- Then add tomato paste, diced tomatoes and chicken stock and let it simmer for 30 minutes. Job done.
The most traditional way to eat this dish is piled on top of creamy mashed potatoes. You can also serve it with rice, couscous or cauliflower mash for a low carb version.
A slice of thick crusty bread is also highly recommended to soak up that tasty sauce!
This chicken recipe, despite being quite good for you, has a very luxurious feel. Just a little bit of butter goes a long way to contribute to a rich and luscious sauce.
The tomatoes truly benefit from slow braising and turn into a fragrant and sweet tasting sauce that accompanies tender from braising chicken breasts.
Recipe tips and notes
- This recipe doesn’t include any flour or cornstarch to thicken the sauce. This was done intentionally in order to allow the tomatoes to thicken it naturally.
- If the sauce is not to your desired consistency, feel free to thicken it with 1 tbsp of cornstarch diluted in 2 tbsp of water at the end.
- French food is often made with wine, which adds acidity and complexity to a dish. But if you choose not to use it, substitute with an equal quantity of apple juice with 1 tablespoon of white wine vinegar.
- I used fresh thyme and fresh bay leaves but you can use any herbs you love. Maybe stay away from basil and oregano. We don’t want it to taste Italian.
- The traditional recipe is made with a whole chicken, but I chose chicken breasts for convenience. Thighs can also be used.
Storage and leftovers
Leftovers can be reheated in a microwave, but I prefer using the stovetop. Add it to a pan over medium-low heat, adding a splash of water or stock to keep the sauce loose. Cover with a lid or foil so it doesn’t dry out and let it heat for approximately 15 minutes or until it is hot throughout.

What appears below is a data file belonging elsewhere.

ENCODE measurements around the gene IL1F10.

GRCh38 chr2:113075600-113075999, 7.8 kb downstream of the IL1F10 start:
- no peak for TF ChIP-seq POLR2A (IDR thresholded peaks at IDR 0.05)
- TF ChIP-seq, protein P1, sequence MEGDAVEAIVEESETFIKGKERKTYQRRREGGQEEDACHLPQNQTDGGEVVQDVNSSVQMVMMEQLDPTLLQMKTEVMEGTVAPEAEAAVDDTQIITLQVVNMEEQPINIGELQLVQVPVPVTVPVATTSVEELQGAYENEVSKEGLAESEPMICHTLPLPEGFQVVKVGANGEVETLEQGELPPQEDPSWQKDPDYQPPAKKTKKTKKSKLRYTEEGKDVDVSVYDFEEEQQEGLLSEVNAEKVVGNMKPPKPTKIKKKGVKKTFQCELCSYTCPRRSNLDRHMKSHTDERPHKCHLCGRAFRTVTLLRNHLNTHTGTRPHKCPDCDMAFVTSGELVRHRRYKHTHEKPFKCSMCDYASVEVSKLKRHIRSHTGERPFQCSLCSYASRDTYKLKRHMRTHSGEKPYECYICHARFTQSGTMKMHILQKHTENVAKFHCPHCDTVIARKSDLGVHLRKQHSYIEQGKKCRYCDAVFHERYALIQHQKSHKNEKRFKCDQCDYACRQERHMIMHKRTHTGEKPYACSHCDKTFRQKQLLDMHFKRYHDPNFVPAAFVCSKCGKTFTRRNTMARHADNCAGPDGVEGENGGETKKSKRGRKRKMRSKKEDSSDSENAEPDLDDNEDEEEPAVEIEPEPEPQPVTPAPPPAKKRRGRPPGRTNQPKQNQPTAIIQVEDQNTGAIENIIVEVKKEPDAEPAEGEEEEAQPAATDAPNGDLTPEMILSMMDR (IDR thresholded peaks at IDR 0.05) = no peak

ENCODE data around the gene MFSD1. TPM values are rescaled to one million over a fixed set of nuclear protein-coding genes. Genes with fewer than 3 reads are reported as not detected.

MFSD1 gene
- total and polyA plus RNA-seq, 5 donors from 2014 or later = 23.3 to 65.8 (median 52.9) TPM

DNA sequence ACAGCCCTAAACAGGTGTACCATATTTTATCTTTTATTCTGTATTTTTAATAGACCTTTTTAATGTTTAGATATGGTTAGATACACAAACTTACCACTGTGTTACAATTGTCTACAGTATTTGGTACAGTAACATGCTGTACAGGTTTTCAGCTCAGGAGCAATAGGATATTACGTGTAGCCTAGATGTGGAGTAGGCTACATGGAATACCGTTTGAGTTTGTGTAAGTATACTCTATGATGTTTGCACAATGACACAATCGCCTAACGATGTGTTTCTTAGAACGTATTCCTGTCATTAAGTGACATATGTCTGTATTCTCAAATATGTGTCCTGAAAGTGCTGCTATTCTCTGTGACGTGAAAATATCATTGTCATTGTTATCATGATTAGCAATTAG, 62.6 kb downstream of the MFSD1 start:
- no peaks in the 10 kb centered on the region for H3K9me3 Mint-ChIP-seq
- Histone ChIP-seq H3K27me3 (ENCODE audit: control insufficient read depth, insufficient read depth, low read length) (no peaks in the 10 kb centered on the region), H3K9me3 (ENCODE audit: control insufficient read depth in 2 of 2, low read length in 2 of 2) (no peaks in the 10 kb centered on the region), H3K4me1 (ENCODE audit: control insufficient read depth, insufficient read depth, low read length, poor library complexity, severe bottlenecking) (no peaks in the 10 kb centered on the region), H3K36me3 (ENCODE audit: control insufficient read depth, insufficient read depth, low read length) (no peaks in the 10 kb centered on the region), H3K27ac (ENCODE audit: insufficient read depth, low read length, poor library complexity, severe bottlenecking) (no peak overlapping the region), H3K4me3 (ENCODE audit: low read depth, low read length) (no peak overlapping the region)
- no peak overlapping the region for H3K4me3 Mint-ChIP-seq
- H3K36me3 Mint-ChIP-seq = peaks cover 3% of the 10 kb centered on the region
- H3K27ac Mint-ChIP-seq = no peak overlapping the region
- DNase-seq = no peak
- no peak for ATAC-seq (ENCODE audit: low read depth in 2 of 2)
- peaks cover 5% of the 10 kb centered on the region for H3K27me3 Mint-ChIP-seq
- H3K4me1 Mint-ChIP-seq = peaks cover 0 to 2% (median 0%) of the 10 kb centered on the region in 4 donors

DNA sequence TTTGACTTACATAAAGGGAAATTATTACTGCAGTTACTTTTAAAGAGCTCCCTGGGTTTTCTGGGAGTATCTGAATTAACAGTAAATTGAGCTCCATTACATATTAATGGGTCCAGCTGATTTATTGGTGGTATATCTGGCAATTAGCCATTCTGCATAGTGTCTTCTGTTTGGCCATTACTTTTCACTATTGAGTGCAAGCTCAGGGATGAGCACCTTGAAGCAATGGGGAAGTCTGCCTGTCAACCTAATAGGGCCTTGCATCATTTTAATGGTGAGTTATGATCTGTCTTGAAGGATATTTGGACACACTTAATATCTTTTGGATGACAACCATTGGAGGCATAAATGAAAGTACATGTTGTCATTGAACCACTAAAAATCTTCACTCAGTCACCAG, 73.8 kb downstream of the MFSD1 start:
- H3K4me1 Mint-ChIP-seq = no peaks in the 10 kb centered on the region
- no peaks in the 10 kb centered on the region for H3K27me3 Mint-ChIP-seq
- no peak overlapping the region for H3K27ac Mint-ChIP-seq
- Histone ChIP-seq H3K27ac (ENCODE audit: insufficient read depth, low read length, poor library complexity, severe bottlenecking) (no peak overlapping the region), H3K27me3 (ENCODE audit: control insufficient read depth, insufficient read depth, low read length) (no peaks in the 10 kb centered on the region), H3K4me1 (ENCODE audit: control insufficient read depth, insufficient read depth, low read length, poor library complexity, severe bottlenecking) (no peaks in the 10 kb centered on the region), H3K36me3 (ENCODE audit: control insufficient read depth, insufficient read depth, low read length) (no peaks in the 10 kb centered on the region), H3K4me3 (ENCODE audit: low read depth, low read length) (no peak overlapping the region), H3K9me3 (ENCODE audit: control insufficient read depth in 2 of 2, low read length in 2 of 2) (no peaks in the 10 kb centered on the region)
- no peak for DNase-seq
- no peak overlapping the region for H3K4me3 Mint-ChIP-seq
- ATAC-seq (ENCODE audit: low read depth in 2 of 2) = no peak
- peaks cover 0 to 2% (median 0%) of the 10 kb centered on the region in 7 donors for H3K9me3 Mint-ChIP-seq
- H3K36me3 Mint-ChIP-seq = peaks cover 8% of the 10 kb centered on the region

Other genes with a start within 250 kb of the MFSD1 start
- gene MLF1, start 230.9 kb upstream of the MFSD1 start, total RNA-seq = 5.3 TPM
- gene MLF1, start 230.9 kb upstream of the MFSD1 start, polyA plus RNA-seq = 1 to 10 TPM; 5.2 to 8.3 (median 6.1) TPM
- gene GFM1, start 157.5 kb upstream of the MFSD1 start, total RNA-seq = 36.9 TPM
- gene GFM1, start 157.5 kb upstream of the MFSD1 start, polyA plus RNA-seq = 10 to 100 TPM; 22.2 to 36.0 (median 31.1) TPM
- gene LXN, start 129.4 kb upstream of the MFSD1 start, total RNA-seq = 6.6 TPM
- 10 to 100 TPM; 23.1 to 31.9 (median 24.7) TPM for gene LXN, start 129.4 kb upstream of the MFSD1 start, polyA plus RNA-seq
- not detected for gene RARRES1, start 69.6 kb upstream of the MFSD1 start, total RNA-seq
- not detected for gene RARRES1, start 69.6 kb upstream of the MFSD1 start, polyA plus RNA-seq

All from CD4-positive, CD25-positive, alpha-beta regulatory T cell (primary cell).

Leftovers can be kept in an airtight container in the fridge for up to 5 days, or in the freezer for up to 3 months.
More French recipes
Chicken Chasseur Recipe
- 1 tbsp olive oil
- 750-900 g /1½-2 lbs skinless boneless chicken breasts
- 1 tbsp butter
- 1 medium onion sliced
- 250g g /8 oz mushrooms cut in half
- 2 cloves garlic sliced
- 125 ml / ½ cup dry white wine
- 4 fresh thyme sprigs leaves only
- 2 fresh bay leaves
- 1 tbsp tomato paste
- 150 g / ½ cup canned diced tomatoes/crushed tomatoes in the US
- 350 ml /1½ cups chicken stock
- salt to taste
- In a large pan heat 1 tbsp of oil and brown chicken breasts seasoned with salt and pepper on both sides until golden. You may have to do it in batches to avoid overcrowding. Remove to a plate and set aside until needed.
- To the same pan add butter, sliced onions, mushrooms and garlic and saute with a pinch of salt on low heat for 10 minutes. Then add the white wine and let it bubble away for a couple of minutes.
- Then add the thyme leaves, bay leaves and tomato paste. Bring the chicken breasts back to the pan together with diced tomatoes and chicken stock, bring to a boil, then reduce the heat and let it simmer covered for 20 minutes, then uncover and cook for 10 minutes longer. If by the end of the cooking time the sauce is too watery let it simmer uncovered to reduce.